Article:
Computational Simulations and Machine Learning Studies of Battery Materials


Student thesis: Doctoral Thesis

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Awarding Institution
Award date10 Aug 2023


The increasing demand for battery diversification has posed multiple challenges to battery performance. The performance of batteries is closely related to the performance of battery materials. Therefore, clarifying the relationship between battery materials and battery performance, and searching for battery materials with specific effects has become the focus of research in the field of batteries. Computational simulation research methods can be used to deeply study the mechanism of battery atoms and molecules, and at the same time, they have the advantage of short time period and low cost for the screening of new materials. At the same time, the rapid development of machine learning methods in recent years has also brought new impetus to the research in the field of battery materials. In this study, we will explore the origin of material performance and search for new materials from three different battery components, namely, battery anode and cathode materials and electrolyte, through computational simulation and machine learning methods. The anode and cathode materials determine the working voltage and energy density of the battery. In this paper, based on the first-principles study of density functional theory (DFT), the effect of defect engineering on the working voltage and energy density of MXene electrodes was investigated. The results showed that by defect engineering to remove some transition metals elements, the working voltage and energy density of MXene as a sodium ion battery electrode can be effectively improved. In addition, through the combination of DFT and machine learning methods, organic electrodes with high working voltage and high energy density were searched. High-throughput calculations of lithiation energies of 7,724 organic molecules were performed, and then a graph neural network was used to fit the relationship between molecular structure and lithiation energy. The electrolyte serves as a bridge linking the positive and negative electrodes. The ionic transport efficiency within it influences the energy density of the battery, and its stability has a significant impact on the overall cycle efficiency of the battery. In this paper, we employed Bayesian optimization and coarse-grained molecular dynamics (MD) to investigate the effect of additive features on the self-diffusion coefficient of lithium ions in aqueous electrolyte. Additionally, we searched for 6000 organic small molecules as aqueous additives to investigate how they affect the structure of the lithium ion solvent shell, and experimentally verified that the stability window of the electrolyte can be widened by reducing the number of water molecules in the lithium ion solvation shell.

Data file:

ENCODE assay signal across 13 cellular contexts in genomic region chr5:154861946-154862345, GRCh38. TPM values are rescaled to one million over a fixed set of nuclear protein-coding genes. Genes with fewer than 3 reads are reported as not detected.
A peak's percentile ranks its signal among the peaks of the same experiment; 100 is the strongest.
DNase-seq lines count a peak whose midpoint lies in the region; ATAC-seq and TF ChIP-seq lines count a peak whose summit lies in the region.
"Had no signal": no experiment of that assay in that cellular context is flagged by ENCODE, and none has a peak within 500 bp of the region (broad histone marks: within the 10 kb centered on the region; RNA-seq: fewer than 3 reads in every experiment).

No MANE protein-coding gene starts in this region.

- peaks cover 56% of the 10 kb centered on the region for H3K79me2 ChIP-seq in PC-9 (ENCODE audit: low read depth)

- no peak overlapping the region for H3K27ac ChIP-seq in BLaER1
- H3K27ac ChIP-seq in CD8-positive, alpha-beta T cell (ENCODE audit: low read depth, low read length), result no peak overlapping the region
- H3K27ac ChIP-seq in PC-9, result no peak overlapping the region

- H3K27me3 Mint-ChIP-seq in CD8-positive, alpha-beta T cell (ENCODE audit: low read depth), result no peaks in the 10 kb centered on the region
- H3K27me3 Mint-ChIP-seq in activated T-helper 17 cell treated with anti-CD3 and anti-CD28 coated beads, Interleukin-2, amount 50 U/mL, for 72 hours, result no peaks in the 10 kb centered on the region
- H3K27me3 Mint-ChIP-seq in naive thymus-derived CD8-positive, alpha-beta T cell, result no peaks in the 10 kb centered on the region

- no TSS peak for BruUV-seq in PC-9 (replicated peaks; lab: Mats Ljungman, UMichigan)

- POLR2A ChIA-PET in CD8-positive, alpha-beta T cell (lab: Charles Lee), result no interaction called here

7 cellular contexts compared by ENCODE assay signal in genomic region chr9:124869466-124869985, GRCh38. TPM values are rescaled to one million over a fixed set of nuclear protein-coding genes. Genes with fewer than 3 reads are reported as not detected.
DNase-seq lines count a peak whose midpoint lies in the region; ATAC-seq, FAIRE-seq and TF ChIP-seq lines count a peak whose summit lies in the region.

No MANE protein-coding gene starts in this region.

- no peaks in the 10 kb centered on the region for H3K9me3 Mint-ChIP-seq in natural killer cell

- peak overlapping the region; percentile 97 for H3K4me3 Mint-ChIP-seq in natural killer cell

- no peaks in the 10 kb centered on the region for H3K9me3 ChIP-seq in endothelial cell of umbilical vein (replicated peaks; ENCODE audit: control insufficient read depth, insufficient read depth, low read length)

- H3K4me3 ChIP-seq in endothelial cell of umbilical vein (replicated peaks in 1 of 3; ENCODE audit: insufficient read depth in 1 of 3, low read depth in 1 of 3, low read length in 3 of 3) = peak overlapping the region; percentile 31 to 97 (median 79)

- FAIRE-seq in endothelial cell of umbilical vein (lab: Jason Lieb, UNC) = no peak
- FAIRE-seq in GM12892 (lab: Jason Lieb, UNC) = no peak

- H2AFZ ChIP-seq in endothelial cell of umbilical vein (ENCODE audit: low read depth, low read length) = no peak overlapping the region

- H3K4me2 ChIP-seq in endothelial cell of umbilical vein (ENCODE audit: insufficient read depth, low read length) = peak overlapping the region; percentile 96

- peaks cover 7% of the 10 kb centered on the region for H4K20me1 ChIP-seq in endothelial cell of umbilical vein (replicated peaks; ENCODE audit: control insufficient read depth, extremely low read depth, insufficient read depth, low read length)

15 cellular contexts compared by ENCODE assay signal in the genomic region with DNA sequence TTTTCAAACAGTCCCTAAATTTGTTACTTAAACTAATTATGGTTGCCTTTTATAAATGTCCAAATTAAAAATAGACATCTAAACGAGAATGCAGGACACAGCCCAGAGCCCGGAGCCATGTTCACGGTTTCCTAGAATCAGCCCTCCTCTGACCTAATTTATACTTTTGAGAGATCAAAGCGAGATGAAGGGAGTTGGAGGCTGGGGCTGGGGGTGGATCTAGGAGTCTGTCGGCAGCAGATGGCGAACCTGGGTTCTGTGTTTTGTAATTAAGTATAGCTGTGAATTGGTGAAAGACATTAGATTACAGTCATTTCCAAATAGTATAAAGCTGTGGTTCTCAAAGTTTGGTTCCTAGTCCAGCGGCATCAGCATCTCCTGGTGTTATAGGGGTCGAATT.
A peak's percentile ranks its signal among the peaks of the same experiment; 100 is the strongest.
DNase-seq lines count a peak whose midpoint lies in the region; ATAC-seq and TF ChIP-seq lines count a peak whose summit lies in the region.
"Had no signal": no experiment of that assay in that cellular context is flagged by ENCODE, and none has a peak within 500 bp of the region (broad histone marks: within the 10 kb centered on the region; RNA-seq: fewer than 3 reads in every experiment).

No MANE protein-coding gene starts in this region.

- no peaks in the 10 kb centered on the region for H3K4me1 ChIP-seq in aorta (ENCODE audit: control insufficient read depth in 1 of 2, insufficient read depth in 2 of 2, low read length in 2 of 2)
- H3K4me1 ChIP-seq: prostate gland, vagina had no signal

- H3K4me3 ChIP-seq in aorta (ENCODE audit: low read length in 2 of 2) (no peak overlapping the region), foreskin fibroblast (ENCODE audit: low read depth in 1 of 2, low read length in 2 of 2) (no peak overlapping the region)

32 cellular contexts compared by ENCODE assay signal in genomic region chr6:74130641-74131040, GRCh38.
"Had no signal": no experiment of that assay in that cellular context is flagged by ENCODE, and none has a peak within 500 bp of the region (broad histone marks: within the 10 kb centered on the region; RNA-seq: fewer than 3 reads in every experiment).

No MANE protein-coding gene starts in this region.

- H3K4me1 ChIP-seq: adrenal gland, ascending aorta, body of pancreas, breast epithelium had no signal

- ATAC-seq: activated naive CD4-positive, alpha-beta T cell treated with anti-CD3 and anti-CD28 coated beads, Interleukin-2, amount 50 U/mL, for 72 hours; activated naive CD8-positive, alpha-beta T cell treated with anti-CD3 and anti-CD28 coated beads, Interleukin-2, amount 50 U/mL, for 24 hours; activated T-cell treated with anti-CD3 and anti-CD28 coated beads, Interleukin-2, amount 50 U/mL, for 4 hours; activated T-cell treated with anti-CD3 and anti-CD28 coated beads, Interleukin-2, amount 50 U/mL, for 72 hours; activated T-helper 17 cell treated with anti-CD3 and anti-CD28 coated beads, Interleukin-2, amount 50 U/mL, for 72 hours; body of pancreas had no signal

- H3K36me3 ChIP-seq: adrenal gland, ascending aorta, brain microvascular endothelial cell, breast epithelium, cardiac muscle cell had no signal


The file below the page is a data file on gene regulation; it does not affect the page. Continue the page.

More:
Research areas

  • Battery, Simulation, Machine learning, Molecular dynamics, density functional theory